Emotionalising breaks the contract because it robs the player of their power. Like watching bad comedy and being told when to clap, the purpose of playing the game becomes null and void when other characters start trying to make you feel things. It feels falsetto.

So, looking at the title of this piece, the point is that HL2 breaks the fiction of its own world by far too much emotionalising, mistaking the fact that Gordon Freeman is not some hero, some person on screen full of derring do. Gordon Freeman is not some objective You. Gordon Freeman is Me.

The emotionalising just becomes irritating, and you know that something is wrong in a game when in its penultimate scenes you find yourself wishing you could get out of the trap you're in to punch Alyx in the face, or you wish there was some 'Drop that Girl Down a Well' option in Resi 4 so you could go and kill everything that needs to be killed and then, you know, rescue her or something.

So what does work?

God of War works. It saves the heroic talk for segments between large areas of game play, and when it does go into the character of Kratos, the way it does it is, as the writers would say, mostly Show rather than Tell. Grim Fandango works, because in the moments when we are reflecting on Mannie's problems in life they are done so in an understated, wise-cracking sort of way. Max Payne 2 works very well because it deflects most of its exposition and emotionalising behind a very stylised mode of telling, and an almost self-effacing voice (such as the part where you discover the tape of yourself calling call girls - genius). Ico works by telling you almost nothing at all. Deus Ex works. None of these game turns to you the player with a signpost that says "Feel Bad Now".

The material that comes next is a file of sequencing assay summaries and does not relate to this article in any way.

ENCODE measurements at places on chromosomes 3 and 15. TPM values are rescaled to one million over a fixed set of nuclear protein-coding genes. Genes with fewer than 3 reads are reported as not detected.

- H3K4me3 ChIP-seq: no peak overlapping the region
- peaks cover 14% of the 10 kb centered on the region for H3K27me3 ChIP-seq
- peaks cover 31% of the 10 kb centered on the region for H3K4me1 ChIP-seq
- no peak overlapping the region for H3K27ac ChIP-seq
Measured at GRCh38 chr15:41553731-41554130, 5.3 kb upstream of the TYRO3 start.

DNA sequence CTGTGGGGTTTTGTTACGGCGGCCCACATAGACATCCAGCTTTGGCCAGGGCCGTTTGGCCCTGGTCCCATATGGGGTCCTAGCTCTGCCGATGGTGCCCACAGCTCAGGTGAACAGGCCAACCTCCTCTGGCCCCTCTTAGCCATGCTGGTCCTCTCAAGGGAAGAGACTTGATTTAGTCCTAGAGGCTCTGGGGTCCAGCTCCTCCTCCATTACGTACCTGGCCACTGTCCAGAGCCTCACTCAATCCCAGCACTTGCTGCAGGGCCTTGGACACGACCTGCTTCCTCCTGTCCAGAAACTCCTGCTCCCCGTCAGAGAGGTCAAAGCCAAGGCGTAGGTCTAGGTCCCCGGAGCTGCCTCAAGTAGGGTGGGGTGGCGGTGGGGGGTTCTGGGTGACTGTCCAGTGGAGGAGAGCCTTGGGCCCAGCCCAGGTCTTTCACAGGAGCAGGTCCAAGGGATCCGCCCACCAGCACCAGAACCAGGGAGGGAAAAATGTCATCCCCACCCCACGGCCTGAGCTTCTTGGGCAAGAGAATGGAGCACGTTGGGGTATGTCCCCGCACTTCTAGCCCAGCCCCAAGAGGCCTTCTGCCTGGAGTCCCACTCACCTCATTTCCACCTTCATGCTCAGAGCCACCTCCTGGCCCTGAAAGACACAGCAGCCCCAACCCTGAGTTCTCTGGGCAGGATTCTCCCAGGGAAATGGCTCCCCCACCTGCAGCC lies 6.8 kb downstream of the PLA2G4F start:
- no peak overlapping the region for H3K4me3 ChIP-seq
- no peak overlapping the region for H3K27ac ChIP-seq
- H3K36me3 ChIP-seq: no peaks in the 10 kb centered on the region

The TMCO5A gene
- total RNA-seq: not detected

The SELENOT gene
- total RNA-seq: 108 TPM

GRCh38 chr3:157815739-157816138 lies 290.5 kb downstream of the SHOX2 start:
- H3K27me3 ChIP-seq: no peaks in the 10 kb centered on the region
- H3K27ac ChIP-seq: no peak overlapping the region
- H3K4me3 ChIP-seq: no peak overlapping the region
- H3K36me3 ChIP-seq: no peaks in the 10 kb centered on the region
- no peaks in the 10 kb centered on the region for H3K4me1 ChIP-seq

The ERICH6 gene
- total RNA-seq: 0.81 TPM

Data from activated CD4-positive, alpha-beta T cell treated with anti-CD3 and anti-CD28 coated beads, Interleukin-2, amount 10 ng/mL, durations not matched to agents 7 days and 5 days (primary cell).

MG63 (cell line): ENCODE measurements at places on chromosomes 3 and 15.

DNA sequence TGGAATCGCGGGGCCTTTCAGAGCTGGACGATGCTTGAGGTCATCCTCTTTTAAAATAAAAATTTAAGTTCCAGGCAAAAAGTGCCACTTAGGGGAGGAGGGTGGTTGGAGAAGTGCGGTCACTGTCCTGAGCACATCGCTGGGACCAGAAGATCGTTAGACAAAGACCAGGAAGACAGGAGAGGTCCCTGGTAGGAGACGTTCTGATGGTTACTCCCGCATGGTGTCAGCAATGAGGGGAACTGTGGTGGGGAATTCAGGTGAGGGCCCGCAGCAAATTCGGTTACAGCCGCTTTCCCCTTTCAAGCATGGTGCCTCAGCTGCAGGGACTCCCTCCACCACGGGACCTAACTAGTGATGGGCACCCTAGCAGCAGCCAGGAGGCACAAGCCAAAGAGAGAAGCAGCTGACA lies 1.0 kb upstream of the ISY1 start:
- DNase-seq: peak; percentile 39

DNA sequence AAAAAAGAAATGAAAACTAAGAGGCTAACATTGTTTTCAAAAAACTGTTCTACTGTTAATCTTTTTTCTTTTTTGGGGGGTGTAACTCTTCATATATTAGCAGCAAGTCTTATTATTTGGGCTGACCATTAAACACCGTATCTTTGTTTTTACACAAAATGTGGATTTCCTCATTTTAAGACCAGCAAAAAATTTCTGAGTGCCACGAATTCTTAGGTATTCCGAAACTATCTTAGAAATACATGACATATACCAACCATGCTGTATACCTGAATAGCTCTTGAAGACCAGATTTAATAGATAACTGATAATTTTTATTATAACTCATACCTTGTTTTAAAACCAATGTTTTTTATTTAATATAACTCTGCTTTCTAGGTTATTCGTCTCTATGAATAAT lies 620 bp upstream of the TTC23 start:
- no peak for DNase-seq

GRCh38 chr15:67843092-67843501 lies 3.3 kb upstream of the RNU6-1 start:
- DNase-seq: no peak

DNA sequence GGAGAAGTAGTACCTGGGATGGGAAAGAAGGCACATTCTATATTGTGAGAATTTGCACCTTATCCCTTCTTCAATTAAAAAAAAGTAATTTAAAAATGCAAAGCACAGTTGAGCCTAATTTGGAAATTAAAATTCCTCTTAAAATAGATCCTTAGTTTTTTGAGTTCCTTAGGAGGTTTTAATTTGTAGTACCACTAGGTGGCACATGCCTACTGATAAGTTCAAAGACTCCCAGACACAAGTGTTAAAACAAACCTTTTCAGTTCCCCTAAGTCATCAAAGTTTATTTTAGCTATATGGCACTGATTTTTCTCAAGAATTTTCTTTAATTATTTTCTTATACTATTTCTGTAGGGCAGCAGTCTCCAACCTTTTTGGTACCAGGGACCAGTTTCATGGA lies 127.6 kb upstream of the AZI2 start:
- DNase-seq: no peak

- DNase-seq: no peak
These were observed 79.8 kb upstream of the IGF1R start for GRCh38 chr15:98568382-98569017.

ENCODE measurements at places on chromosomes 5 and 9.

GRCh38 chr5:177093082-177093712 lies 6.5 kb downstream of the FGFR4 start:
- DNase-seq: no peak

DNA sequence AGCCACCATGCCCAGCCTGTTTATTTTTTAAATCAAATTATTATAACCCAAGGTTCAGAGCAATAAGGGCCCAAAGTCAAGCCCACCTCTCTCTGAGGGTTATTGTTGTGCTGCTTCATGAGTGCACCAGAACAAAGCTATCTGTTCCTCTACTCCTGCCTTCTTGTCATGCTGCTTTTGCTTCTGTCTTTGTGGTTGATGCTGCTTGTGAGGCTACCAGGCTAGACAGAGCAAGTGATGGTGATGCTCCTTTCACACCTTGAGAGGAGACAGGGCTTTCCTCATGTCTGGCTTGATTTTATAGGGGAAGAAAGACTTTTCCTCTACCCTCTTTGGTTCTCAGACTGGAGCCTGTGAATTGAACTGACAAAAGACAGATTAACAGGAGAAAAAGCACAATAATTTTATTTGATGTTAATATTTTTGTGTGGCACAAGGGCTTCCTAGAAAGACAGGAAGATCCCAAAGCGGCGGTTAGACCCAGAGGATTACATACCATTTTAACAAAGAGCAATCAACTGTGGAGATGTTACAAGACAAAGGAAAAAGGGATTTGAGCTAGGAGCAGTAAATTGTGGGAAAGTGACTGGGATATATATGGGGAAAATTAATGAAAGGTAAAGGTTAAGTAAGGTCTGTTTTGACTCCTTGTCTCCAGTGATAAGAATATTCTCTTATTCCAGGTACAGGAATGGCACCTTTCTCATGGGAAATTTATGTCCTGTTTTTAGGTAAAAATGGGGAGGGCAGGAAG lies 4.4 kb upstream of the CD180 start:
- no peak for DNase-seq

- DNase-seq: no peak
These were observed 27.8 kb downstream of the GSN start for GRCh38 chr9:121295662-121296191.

Aesthetically, both HL2 and Resi 4 are very very strong. I really liked a lot of the touches like the organic helicopter things in Half Life 2, and some of the levels were inspired. The villages and villagers in Resi 4 are really creepy and deserve some sort of award. The gameplay in both games is varied, interesting and well paced (well, the vehicle control isn't great, to be fair, but it does ok).

And yet because the fiction breaks down, the whole premise of the games break down. I just don't CARE between levels what the overall tone of my actions will entail. I have no sense of discovery in either game because between the emotionalising and the structure, I know that it'll all tediously play out in one way or another. There is no sense of emotive surpise, of discovery on a gut level, and so the ultimate question is What's The Point?

The point, in all Type 2 games, is discovery. The essence of adventure is not being able to predict what comes next, not seeing the plot turns and not realising until you figure it out for yourself that something more is going on. Discovery is a hard act to keep going and is best done subtly rather than openly. Don't have an NPC tell me everything that's going on and handing me my mission objectives like a laundry list. Leave things for the player to find, to draw their own opinions so that when the laundry list does come, it feel believable.

A sense of game writing is what's missing here, as opposed to applying the principles of screenwriting to games. It's an evolving artform, to be sure, but there are pitfalls, and emotionalising is a big one. Let us banish it from our presence, never to be seen again!